System Order of Execution

Bevy's scheduling algorithm is designed to deliver maximum performance by running as many systems as possible in parallel across the available CPU threads.

This is possible when the systems do not conflict over the data they need to access. However, when a system needs to have mutable (exclusive) access to a piece of data, other systems that need to access the same data cannot be run at the same time. Bevy determines all of this information from the system's function signature (the types of the parameters it takes).

In such situations, the order is nondeterministic by default. Bevy takes no regard for when each system will run, and the order could even change every frame!

Explicit System Ordering

If a specific system must always run before or after some other systems, you can add ordering constraints:

fn main() {
let mut app = App::new();
app.add_systems(Update, (

        // `player_movement` must always run before `enemy_movement`
        // `player_movement` must always run after `input_handling`

    // order doesn't matter for some systems:

    // we can apply ordering to multiple systems at once:

    // to run a sequence of systems in order, use `.chain()`
    // (this is just syntax sugar to automatically add
    // before/after dependencies between the systems in the tuple)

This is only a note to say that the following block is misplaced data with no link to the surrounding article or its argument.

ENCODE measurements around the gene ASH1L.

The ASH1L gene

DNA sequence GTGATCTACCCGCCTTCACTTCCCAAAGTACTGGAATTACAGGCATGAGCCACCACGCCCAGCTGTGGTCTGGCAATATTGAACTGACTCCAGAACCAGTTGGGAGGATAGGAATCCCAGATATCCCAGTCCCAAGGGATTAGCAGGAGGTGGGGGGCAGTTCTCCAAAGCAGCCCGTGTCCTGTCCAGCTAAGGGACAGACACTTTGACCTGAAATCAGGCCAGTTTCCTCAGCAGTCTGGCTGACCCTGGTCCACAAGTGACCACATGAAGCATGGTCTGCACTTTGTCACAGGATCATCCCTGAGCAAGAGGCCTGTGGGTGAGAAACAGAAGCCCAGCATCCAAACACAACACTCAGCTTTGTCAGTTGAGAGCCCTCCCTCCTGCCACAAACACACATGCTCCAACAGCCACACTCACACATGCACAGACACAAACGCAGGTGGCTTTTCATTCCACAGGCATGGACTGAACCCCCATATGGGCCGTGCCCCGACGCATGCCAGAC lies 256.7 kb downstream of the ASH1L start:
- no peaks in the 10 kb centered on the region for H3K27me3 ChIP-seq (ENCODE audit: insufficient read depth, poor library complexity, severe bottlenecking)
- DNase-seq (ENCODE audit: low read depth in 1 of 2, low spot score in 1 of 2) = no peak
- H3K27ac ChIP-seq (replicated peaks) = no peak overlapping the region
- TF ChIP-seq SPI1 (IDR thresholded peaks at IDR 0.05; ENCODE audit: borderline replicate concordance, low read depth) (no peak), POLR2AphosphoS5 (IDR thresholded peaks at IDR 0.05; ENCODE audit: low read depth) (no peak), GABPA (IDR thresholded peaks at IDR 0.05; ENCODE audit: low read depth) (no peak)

When you have a lot of systems that you need to configure, it can start to get unwieldy. Consider using system sets to organize and manage your systems.

Does it even matter?

In many cases, you don't need to worry about this.

However, sometimes you need to rely on specific systems to run in a particular order. For example:

  • Maybe the logic you wrote in one of your systems needs any modifications done to that data by another system to always happen first?
  • One system needs to receive events sent by another system.
  • You are using change detection.

In such situations, systems running in the wrong order typically causes their behavior to be delayed until the next frame. In rare cases, depending on your game logic, it may even result in more serious logic bugs!

It is up to you to decide if this is important.

With many things in typical games, such as juicy visual effects, it probably doesn't matter if they get delayed by a frame. It might not be worthwhile to bother with it. If you don't care, leaving the order ambiguous may also result in better performance.

On the other hand, for things like handling the player input controls, this would result in annoying lag or worse, so you should probably fix it.

Circular Dependencies

If you have multiple systems mutually depending on each other, then it is clearly impossible to resolve the situation completely like that.

You should try to redesign your game to avoid such situations, or just accept the consequences. You can at least make it behave predictably, using explicit ordering to specify the order you prefer.